Boris Johnson’s image was splashed across the front pages of London newspapers on Friday, a day after a Parliamentary committee condemned him for misleading lawmakers about parties during the coronavirus pandemic. But it was conspicuously absent from The Daily Mail, the biggest and most influential British tabloid.
That is — until one looked above the headline about Mr. Johnson’s latest woes to a curiously familiar silhouette of a figure with a generous head of hair. Next to it was a headline that said, “Starting tomorrow: Our erudite new columnist, who’ll be required reading in Westminster — and across the world!”
A spokesman for The Mail, Sean Walsh, confirmed that the mysterious new writer was Mr. Johnson, the former prime minister. His first weekly column was due to be posted on The Mail’s website on Friday around 5 p.m. local time (noon Eastern), Mr. Walsh said, and would appear as a full page in print on Saturday.
The column will give Mr. Johnson a powerful platform from which to weigh in on the political debates of the day and, if he is inclined, to lob proverbial hand grenades at Prime Minister Rishi Sunak, his former cabinet minister turned rival.
For Mr. Sunak, who has struggled to shed Mr. Johnson’s turbulent legacy, that is not an appealing prospect. Government officials clearly hoped that the parliamentary report on Mr. Johnson would draw a curtain on his political career, allowing Mr. Sunak to focus on his efforts to turn around the British economy before a general election, likely in the fall of 2024.
Mr. Johnson abruptly quit Parliament last week after receiving an advance copy of the report, by the House of Commons’ privileges committee, which recommended that he be suspended for 90 days for deliberately misleading lawmakers about social gatherings at Downing Street that violated pandemic lockdown restrictions.
In a vitriolic statement, Mr. Johnson said he had been the victim of a political vendetta, calling the committee’s report a “charade,” a “complete load of tripe” and “the final knife-thrust in a protracted political assassination.”
Clearly, Mr. Johnson is determined not to go quietly. The Financial Times reported that he was even considering another run, as an independent, for mayor of London, a post that he held from 2008 to 2016. His antics in that job included dangling from a zip line above a pack of photographers, waving a pair of Union Jacks.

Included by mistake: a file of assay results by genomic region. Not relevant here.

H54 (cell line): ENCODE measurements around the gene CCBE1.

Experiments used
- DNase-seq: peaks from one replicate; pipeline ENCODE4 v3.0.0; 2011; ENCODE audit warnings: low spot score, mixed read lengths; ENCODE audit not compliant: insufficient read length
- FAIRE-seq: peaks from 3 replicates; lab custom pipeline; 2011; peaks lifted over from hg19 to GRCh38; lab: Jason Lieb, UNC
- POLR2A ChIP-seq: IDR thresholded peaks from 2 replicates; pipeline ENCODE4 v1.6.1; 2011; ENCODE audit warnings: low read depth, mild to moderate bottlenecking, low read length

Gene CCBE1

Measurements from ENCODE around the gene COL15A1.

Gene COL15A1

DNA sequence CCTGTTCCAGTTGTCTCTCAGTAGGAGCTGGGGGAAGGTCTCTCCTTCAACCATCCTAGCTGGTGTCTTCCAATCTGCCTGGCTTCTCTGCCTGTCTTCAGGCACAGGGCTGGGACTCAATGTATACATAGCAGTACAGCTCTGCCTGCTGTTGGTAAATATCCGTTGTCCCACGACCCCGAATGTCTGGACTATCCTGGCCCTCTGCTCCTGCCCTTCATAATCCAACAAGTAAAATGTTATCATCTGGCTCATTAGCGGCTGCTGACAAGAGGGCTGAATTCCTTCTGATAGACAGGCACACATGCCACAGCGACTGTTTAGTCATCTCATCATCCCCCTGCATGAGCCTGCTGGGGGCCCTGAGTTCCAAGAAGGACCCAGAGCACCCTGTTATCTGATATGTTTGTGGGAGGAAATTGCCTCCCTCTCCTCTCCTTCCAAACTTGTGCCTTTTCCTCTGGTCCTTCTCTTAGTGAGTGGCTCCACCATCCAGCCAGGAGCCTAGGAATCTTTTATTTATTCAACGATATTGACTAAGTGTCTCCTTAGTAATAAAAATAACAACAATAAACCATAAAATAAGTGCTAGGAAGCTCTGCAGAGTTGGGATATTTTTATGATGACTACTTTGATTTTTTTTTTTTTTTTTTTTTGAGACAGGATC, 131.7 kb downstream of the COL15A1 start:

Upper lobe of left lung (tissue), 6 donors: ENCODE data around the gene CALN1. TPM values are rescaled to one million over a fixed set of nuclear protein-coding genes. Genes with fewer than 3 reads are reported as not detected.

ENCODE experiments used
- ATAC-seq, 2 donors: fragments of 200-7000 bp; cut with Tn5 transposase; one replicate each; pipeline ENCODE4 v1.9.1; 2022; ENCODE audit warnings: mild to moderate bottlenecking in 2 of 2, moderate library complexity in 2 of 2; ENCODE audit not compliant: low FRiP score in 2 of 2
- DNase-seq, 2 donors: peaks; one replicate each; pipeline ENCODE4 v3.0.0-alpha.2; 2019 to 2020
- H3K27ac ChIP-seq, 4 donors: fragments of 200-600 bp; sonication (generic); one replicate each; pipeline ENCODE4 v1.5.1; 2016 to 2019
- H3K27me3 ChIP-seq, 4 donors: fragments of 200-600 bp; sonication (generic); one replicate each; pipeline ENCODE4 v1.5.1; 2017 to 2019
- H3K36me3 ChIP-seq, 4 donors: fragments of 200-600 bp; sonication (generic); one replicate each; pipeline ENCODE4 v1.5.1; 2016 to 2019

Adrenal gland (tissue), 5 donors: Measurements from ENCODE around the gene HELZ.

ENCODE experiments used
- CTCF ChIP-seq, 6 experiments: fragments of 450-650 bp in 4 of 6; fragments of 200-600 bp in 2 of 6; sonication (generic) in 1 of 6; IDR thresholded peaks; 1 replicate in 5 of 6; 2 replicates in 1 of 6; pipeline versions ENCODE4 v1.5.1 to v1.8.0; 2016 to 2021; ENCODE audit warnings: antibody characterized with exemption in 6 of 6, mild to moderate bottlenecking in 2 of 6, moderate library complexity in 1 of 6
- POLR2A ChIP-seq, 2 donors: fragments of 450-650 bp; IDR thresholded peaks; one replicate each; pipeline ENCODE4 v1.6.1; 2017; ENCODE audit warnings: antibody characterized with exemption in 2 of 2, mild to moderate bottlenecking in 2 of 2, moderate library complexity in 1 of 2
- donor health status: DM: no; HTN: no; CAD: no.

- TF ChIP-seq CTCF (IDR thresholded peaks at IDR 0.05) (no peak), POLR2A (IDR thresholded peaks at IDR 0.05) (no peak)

Mr. Johnson first came to prominence as a Brussels correspondent for The Daily Telegraph. His articles fanned Britain’s euroskepticism by lampooning the regulations of the European Union, often in comically exaggerated terms.
He evvel reported that the European Commission planned to blow up Berlaymont, its hulking, asbestos-riddled headquarters in Brussels. “Sappers will lay explosive charges at key points,” he wrote in The Telegraph.
Mr. Johnson later wrote columns for The Telegraph and The Spectator, a weekly that he also edited from 1999 to 2005. During those years, he came under criticism for the use of racial epithets. And in 2016, he angered aides to President Barack Obama by referring to “the part-Kenyan president’s ancestral dislike of the British Empire.”
For Mr. Johnson, The Mail is now probably his most comfortable home. Britain’s other right-leaning papers, which evvel staunchly supported him and his Brexit cause, covered his latest travails less sympathetically. Rupert Murdoch’s Times of London, for one, declared “End of the road for Johnson” in a front-page headline.
Even The Telegraph, Mr. Johnson’s former employer, went with a relatively straight headline, “Johnson allies vow to oust MP’s who vote for his censure,” and skipped a photo of him in favor of one of Glenda Jackson, the award-winning English actress and Labour Party politician who died on Thursday.
On Monday, members of Parliament will be asked to vote on whether to accept the findings of the committee’s report. Some people close to Mr. Johnson have threatened political fallout for any Conservative lawmakers who endorse it, leading analysts to predict that many of them might abstain from the vote.
The Mail has long supported Brexit and the Conservative Party. But under the newspaper’s previous editor, Geordie Greig, it had developed a reputation for challenging Mr. Johnson’s government. Mr. Greig was dismissed in November 2021, and the paper has since swung back to being a reliable supporter of Mr. Johnson.
On Friday, The Mail left no doubt about its allegiances. “Tory revolt over ‘vindictive’ bid to banish Boris,” said its front-page headline, beneath the teasing announcement of its newest columnist.
The New York Times